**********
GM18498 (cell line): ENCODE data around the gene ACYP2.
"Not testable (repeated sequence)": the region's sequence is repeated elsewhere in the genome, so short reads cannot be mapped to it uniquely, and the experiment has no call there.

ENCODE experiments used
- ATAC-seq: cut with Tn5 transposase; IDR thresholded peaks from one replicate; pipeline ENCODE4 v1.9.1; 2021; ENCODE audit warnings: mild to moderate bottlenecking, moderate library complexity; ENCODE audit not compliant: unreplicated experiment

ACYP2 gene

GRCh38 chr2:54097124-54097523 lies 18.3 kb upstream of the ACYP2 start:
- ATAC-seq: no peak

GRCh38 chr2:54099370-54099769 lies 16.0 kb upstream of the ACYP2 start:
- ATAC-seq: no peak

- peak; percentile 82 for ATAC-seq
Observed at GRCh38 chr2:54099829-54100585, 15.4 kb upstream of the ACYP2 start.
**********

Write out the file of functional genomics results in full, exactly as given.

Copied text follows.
GM18498 (cell line): ENCODE data around the gene ACYP2.
"Not testable (repeated sequence)": the region's sequence is repeated elsewhere in the genome, so short reads cannot be mapped to it uniquely, and the experiment has no call there.

ENCODE experiments used
- ATAC-seq: cut with Tn5 transposase; IDR thresholded peaks from one replicate; pipeline ENCODE4 v1.9.1; 2021; ENCODE audit warnings: mild to moderate bottlenecking, moderate library complexity; ENCODE audit not compliant: unreplicated experiment

ACYP2 gene

GRCh38 chr2:54097124-54097523 lies 18.3 kb upstream of the ACYP2 start:
- ATAC-seq: no peak

GRCh38 chr2:54099370-54099769 lies 16.0 kb upstream of the ACYP2 start:
- ATAC-seq: no peak

- peak; percentile 82 for ATAC-seq
Observed at GRCh38 chr2:54099829-54100585, 15.4 kb upstream of the ACYP2 start.